by Donald McCaig |
REVIEWED BY SUE CORBETT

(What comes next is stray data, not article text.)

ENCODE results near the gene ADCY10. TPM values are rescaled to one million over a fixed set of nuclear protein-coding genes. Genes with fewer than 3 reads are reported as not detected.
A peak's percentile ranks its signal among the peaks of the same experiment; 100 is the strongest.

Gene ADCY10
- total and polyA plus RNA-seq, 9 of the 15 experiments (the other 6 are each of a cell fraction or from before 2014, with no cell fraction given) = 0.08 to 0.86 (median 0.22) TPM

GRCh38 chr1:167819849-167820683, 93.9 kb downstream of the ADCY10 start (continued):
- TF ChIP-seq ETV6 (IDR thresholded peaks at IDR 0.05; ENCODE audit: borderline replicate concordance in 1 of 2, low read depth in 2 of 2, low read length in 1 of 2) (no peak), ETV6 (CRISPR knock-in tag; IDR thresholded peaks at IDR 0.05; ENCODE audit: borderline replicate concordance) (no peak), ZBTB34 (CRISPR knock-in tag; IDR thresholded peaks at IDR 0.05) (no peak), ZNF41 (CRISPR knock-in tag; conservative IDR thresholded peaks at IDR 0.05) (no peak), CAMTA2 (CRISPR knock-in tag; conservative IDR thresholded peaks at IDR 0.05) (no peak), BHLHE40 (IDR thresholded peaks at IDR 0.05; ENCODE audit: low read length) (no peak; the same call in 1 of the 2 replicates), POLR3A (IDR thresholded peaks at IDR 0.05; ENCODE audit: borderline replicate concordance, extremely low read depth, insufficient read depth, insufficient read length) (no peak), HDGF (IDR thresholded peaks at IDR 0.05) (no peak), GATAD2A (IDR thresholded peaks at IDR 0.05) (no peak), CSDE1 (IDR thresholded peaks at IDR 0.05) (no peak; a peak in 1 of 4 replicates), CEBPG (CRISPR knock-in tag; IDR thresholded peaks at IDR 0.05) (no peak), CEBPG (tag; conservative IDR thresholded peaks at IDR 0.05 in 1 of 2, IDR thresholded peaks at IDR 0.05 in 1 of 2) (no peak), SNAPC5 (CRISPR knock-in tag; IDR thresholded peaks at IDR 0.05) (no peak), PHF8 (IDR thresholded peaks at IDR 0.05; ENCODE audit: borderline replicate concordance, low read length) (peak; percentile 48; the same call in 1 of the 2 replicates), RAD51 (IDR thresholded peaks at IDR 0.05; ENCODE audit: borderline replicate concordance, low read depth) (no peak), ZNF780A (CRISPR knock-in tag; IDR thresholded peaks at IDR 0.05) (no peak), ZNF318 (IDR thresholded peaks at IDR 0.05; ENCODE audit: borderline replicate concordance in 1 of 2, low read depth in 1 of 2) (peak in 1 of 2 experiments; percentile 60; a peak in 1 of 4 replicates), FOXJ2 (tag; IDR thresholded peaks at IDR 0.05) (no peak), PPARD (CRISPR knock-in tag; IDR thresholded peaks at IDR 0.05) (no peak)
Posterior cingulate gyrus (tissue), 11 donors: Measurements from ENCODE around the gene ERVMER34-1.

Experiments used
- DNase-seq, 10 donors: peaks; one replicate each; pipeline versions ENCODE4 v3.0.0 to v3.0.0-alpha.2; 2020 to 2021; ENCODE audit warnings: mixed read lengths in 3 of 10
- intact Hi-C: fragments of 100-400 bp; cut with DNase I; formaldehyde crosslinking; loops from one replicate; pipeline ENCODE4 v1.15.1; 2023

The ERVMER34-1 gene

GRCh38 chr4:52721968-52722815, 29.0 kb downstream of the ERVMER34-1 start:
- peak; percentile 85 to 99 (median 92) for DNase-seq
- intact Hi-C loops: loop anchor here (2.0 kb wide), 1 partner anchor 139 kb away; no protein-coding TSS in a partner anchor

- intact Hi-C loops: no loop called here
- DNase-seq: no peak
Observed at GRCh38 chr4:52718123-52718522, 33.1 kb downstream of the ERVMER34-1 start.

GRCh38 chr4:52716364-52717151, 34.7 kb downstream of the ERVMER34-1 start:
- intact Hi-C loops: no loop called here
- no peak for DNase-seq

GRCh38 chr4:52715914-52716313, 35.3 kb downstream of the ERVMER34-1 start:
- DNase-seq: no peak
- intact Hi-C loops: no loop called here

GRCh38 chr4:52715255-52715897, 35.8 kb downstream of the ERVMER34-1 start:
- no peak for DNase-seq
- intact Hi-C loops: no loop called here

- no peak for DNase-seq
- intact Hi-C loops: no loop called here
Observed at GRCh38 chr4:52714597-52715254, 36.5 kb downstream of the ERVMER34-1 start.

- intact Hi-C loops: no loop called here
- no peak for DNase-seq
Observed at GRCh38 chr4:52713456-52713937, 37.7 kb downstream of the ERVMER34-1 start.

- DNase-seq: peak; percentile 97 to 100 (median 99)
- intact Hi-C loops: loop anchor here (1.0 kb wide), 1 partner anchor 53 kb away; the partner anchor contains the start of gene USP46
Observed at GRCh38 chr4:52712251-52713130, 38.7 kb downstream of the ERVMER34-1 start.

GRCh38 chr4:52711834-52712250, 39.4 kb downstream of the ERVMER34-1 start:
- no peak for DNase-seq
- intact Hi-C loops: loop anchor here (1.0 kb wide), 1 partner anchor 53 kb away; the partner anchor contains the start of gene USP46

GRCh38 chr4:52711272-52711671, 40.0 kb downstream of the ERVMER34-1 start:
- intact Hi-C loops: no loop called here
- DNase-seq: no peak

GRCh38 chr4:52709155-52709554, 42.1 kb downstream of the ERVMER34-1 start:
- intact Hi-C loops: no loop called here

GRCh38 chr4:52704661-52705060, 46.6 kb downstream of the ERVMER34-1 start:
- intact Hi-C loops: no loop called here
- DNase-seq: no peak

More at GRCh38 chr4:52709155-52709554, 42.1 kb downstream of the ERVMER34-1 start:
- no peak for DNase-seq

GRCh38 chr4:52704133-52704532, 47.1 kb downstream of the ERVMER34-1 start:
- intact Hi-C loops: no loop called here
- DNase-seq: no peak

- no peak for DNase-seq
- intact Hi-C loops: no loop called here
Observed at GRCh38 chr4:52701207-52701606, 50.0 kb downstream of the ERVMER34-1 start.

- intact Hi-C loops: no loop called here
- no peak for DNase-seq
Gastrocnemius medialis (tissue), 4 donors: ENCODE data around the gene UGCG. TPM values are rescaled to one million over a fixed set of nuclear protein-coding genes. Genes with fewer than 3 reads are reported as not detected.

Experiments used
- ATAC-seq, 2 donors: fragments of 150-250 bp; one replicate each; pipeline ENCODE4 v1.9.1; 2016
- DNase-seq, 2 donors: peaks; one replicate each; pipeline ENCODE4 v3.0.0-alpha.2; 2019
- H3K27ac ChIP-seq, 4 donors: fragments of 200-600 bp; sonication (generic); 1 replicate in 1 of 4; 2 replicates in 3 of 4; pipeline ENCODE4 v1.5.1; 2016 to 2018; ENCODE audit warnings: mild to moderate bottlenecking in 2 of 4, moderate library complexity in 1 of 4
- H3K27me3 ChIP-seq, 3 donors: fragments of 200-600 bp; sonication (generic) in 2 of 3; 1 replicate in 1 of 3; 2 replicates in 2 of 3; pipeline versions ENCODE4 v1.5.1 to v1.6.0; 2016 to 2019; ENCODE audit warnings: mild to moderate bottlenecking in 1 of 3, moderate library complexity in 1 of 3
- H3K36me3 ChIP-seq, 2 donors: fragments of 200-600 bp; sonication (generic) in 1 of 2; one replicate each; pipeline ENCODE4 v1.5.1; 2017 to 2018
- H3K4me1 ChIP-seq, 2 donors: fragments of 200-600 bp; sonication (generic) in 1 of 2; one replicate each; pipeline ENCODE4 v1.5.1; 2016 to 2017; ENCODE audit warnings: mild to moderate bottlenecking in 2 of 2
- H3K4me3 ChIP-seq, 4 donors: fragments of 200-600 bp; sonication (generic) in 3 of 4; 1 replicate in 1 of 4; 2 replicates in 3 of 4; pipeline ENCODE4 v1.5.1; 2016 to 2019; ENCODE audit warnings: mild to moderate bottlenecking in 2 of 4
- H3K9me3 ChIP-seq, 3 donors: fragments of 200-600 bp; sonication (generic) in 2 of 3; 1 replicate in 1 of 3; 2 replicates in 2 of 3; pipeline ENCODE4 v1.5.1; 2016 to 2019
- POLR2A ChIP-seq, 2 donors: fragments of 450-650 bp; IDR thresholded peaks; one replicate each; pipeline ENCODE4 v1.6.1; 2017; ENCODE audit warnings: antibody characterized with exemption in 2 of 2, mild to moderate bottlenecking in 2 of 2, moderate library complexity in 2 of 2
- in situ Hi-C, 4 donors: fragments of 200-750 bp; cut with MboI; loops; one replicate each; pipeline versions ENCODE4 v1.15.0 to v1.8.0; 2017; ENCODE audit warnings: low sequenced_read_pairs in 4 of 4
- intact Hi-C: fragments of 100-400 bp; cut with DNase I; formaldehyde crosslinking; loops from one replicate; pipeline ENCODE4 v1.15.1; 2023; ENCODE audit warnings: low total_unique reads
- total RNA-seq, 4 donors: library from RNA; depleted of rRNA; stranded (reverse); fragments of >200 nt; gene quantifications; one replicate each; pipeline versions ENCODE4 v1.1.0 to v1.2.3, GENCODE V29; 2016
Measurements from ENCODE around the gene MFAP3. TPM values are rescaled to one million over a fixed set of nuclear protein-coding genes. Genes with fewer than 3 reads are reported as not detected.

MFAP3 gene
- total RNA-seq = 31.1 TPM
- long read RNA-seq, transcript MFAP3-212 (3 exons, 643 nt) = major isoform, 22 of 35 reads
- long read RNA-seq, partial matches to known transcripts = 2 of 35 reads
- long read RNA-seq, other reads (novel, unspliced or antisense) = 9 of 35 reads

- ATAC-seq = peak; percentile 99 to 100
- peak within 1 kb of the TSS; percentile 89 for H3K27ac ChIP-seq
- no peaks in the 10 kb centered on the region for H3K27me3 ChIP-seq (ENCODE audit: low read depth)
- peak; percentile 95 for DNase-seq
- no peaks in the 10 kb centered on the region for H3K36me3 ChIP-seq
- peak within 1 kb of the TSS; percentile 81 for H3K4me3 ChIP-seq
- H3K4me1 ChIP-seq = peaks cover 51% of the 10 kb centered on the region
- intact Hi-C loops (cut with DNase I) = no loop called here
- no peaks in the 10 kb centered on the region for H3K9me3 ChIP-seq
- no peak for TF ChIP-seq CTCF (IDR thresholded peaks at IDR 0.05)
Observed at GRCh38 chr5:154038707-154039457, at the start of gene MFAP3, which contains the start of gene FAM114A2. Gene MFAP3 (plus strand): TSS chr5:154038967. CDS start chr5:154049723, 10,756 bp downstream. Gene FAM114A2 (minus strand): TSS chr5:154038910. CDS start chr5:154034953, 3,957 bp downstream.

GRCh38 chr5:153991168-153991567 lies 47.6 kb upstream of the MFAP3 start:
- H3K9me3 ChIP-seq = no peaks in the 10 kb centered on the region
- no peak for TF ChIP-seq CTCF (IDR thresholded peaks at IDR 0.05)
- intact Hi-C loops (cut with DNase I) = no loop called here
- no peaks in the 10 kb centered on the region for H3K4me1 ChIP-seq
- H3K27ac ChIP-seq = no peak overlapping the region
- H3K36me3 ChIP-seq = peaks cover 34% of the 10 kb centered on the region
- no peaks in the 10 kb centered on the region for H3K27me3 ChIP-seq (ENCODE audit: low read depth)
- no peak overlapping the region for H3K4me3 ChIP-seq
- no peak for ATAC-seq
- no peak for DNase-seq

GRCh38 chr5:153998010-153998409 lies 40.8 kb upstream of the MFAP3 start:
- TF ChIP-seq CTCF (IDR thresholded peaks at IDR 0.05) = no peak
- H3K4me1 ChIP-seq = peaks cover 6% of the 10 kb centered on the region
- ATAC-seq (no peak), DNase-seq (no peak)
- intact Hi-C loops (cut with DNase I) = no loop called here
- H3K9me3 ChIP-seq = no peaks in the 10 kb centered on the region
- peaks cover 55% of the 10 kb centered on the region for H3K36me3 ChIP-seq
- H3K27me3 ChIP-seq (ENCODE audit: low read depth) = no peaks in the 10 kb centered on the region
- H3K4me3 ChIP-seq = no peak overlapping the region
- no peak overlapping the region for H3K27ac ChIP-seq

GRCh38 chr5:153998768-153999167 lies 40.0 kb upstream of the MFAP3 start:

McCaig, author of the Civil War novel Jacob's Ladder, was handpicked to extend the saga begun in Margaret Mitchell's 1936 Gone With the Wind—a daunting act to follow since it's one of the most beloved novels of all time (and a '91 sequel, Alexandra Ripley's critically panned Scarlett, has sold some 6 million copies). McCaig has fashioned a "parallel" story seen through Rhett's eyes, beginning with his childhood on a Charleston rice plantation, where he clashed with his father and formed a life-altering friendship with a freed black man. We learn details of Rhett's mostly noble history with the madam Belle Watling, an association that made Scarlett's green eyes flash with envy in Mitchell's epic. Like the original, this is a melodrama—children perish, lovers die, homes burn. McCaig is more persuasive on the battlefront than in the boudoir; one never feels the charge between the principles that Mitchell conjured. Still, this is a must-read for GWTW fans, who will learn that Scarlett was right (we're not telling how) when she said tomorrow would be another day.